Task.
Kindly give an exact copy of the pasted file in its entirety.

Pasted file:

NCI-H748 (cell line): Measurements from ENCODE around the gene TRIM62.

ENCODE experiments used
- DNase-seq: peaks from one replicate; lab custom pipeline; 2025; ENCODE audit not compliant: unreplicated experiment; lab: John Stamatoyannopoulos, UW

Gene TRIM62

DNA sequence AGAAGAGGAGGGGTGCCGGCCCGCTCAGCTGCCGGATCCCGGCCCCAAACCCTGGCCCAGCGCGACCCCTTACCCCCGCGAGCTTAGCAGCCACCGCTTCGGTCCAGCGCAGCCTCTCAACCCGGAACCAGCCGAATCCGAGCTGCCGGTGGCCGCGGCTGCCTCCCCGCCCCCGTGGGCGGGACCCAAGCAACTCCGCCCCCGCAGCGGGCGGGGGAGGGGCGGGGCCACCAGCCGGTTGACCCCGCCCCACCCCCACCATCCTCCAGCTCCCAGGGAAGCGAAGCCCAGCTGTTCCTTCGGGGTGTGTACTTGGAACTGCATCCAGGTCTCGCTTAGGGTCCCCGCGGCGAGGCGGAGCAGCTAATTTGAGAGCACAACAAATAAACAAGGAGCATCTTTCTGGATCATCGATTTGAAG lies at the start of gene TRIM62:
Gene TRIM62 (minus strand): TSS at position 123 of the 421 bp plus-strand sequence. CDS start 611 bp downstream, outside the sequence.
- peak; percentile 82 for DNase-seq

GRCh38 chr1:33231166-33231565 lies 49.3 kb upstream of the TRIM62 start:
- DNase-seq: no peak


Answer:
NCI-H748 (cell line): Measurements from ENCODE around the gene TRIM62.

ENCODE experiments used
- DNase-seq: peaks from one replicate; lab custom pipeline; 2025; ENCODE audit not compliant: unreplicated experiment; lab: John Stamatoyannopoulos, UW

Gene TRIM62

DNA sequence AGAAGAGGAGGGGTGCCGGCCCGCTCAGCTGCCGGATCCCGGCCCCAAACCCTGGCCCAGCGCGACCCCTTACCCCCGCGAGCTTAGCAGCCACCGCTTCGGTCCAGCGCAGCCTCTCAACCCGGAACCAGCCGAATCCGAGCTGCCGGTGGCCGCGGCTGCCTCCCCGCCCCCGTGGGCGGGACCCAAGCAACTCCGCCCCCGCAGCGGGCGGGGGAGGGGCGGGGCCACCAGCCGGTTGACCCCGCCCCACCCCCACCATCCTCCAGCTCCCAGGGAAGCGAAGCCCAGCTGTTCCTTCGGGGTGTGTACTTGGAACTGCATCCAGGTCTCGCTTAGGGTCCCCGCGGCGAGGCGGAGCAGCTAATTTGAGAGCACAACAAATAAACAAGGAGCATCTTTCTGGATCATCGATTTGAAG lies at the start of gene TRIM62:
Gene TRIM62 (minus strand): TSS at position 123 of the 421 bp plus-strand sequence. CDS start 611 bp downstream, outside the sequence.
- peak; percentile 82 for DNase-seq

GRCh38 chr1:33231166-33231565 lies 49.3 kb upstream of the TRIM62 start:
- DNase-seq: no peak